Tradition and Change in ‘Gematria’ AJ’s Music Festival March 13

Editor’s note: Adath Jeshurun’s Adolph and Sara van der Walde and Israel Rosenbloum Music Festival, “Gematria: Treasures of Jewish Music,” will take place on Sunday, March 13, at 7 p.m. at the synagogue.

[by Cantor David Lipp]

Every one of my colleagues who serves in a synagogue is asked sooner or later some variation of the following: “Cantor!” or “Hazzan! Why didn’t you sing the TRADITIONAL {insert favorite prayer here: “L’cha Dodi,” “Adon Olam,” “Shalom Aleichem,” “Ein Kamocha}?!???!!”

Where do I begin?

First of all, let’s start with the word “traditional.” It could mean a song so widespread and old that we don’t even know who wrote it (aka “anonymous” or “folk”). By this yardstick, none of the pieces mentioned above (at least the tunes most likely intended by the person asking) qualify. The “L’cha Dodi” most often considered ‘traditional’ is by Lewandowski, the “Adon Olam” by Geirovitch, “Shalom Aleichem” by Goldfarb and “Ein Kamocha” by Sulzer. Widespread perhaps; old and anonymous? Not really.

The truth is there is an entire repertoire of Jewish liturgical music that does fall into this particular category of traditional. “Kol Nidre,” for instance, is one of a handful of melodic patterns that seems to have originated in the Rhineland region of Germany. Although ‘only’ about one thousand years old, these tunes are called MiSinai or ‘from Sinai’ not because they were actually hummed by God to Moses while carving the 10 Pronouncements on the tablets, but because they go back so far they may as well have been.


The word ‘tradition’ comes from a word that means ‘handed down.’ By this yardstick, AJ’s upcoming Music Festival will feature a number of pieces that qualify, old and new.

The Adon Olam text is certainly traditional by the first definition. It is most likely a medieval contribution to the Jewish prayer book stylistically influenced by Arabic poetry. The melody you’ll hear at “Gematria” is not the one most American Jews call ‘traditional’ however, but one of the oldest versions ever written out in musical notation by the first Jewish liturgical composer of note. Salomone Rossi wrote polyphonic art music for the synagogue at a time when that would have seemed as ‘goyish’ as singing “Silent Night” on Pesah. His “Adon Olam” will not be one you’ll want to sing along with but bask in the warmth of its Renaissance style as it’s sung by two sets of choral singers from either side of the sanctuary.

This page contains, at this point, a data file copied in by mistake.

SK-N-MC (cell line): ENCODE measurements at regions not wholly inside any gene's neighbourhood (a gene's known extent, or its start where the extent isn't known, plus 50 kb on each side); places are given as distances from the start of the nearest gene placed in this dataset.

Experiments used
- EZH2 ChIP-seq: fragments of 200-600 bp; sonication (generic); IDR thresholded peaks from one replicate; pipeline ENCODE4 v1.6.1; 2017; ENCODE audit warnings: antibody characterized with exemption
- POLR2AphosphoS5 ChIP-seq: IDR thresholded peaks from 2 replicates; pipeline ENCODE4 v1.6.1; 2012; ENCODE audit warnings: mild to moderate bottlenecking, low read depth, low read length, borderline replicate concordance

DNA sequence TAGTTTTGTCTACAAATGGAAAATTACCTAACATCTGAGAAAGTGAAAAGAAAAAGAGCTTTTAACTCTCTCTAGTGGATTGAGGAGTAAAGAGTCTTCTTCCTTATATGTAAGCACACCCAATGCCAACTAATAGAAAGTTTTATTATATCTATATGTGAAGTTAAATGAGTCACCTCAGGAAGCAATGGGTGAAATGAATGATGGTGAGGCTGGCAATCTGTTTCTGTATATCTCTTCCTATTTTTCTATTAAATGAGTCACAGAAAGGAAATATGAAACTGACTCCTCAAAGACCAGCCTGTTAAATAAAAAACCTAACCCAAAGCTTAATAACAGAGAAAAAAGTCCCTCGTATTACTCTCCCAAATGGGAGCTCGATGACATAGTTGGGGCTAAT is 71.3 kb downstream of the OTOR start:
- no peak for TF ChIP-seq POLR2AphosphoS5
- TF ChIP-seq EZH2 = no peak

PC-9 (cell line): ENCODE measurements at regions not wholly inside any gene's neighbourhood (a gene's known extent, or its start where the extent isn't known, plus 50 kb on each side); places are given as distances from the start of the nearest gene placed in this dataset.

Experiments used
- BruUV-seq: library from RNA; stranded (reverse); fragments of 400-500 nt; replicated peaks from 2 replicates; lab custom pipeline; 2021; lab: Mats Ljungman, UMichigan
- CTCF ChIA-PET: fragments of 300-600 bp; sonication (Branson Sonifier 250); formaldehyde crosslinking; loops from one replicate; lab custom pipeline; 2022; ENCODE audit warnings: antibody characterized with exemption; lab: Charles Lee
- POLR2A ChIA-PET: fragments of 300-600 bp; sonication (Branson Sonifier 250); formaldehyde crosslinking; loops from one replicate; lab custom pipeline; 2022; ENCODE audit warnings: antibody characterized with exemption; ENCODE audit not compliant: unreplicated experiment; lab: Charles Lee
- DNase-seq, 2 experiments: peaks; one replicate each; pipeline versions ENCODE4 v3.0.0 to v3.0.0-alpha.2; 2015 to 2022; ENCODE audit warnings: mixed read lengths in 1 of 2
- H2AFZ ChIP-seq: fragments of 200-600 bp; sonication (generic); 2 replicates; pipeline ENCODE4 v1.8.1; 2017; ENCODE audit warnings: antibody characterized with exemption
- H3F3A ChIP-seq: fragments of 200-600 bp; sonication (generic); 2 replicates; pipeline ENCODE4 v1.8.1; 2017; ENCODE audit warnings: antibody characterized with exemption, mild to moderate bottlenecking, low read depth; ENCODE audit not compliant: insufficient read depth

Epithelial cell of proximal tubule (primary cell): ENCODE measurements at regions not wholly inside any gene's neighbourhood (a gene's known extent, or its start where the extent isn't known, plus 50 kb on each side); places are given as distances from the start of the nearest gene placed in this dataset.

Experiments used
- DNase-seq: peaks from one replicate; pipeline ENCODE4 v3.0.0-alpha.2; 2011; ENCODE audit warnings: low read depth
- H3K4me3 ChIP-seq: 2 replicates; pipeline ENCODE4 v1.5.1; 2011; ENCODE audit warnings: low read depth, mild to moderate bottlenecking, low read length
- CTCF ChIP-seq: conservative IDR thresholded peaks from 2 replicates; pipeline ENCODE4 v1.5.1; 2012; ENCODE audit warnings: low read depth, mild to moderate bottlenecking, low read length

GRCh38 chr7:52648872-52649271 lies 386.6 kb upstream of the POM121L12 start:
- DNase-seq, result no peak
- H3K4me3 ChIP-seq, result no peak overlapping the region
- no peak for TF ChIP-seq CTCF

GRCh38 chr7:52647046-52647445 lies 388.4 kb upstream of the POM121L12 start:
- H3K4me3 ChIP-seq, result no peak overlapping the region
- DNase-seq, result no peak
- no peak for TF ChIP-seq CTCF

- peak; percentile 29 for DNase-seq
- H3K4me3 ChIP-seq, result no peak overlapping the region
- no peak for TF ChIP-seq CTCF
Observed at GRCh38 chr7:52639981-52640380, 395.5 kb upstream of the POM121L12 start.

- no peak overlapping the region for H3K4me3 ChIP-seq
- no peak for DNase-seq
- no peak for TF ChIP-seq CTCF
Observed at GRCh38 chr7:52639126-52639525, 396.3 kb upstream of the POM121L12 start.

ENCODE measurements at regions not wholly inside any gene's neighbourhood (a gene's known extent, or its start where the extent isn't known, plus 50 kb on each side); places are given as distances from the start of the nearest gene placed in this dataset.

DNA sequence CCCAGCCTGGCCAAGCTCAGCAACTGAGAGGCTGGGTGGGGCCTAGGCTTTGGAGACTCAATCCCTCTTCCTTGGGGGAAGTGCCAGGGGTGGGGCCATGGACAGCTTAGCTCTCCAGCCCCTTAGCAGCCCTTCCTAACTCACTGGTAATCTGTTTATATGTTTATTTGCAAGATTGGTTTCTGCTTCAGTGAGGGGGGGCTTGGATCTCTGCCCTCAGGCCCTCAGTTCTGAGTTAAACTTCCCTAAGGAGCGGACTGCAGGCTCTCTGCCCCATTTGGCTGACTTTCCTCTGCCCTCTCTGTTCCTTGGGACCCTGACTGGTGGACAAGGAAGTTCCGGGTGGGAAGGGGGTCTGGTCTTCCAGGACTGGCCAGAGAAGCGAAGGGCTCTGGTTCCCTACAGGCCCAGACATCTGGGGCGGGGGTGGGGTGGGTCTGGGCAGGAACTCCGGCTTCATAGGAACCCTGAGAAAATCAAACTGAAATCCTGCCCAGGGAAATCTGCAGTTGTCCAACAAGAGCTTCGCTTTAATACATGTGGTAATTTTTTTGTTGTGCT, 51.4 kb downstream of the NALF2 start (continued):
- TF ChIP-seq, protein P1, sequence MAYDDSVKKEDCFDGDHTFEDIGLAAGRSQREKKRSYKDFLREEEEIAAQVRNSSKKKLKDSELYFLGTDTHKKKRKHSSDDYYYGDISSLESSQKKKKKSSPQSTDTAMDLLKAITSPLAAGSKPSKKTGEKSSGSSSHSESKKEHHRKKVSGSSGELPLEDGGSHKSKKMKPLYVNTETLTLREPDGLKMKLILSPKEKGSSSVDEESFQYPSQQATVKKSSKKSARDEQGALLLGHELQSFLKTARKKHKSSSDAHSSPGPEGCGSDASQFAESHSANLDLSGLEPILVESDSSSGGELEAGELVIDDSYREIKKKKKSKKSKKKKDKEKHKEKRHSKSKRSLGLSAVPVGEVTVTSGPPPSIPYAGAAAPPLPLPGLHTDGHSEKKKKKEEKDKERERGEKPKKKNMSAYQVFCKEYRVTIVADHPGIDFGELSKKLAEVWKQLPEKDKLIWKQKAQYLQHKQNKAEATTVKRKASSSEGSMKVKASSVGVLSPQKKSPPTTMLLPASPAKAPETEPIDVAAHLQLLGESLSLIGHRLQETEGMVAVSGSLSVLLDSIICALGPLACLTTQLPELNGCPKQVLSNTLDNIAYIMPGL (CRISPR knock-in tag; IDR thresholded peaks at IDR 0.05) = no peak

Another Jewish composer of synagogue music, Salomone Sulzer fully two centuries later redefined the role of the Kantor in Vienna and trained colleagues throughout Europe to follow his lead. Unlike Rossi, his music was definitely sung in the synagogue and appreciated there for the most part. The “Avinu Malkeinu” from the High Holidays we will perform is a choral setting of one of those truly old MiSinai melodies. It won’t be the one you sing along with either, but when you hear it, you’ll understand why it’s still around after a millennium.

Almost two centuries later, Debbie Friedman, whose death just recently shocked those who love her soulful lyricism, has given us “Mi Shebeirach,” a true prayer of healing that has become traditional based on its almost universal use and appeal. A few years ago, I put on a concert of Jewish women composers and sang a prayer of healing called “Mi Shebeirach” that was not by Debbie Friedman because I wanted to expand the repertoire. The objections were not unlike those who felt Justin Bieber should have received the ultimate award at the Grammys.

Three pieces, each separated by roughly two centuries, will all be featured as part of a collection of Jewish aural treasures, old and new, Hebrew, English and Yiddish. The AJ Music Festival’s 40th year will feature third-time-is-a-charm guest Voces Novae, under the spirited direction of Frank Heller III, accompanied by myself, Cantor Sharon Hordes of Keneseth Israel and adult and junior community choirs.

Rabbi Irwin Kula of CLAL once said that a ‘tradition’ is simply an innovation that succeeded and was perpetuated, handed down from generation to generation. By that standard, we hope that Jeremy Beck’s new woodwind quintet, “Stars and Celebrations,” commissioned for this concert, will become ‘traditional.’ Inspired by “Each of Us Has a Name” a poem by the Israeli poet Zelda, it will be performed by members of the Louisville Orchestra.

Tickets, $12.50 for adults, $10 for students and seniors, $15 at the door, are available at 458-5359 or Many sponsorship opportunities are available as well.

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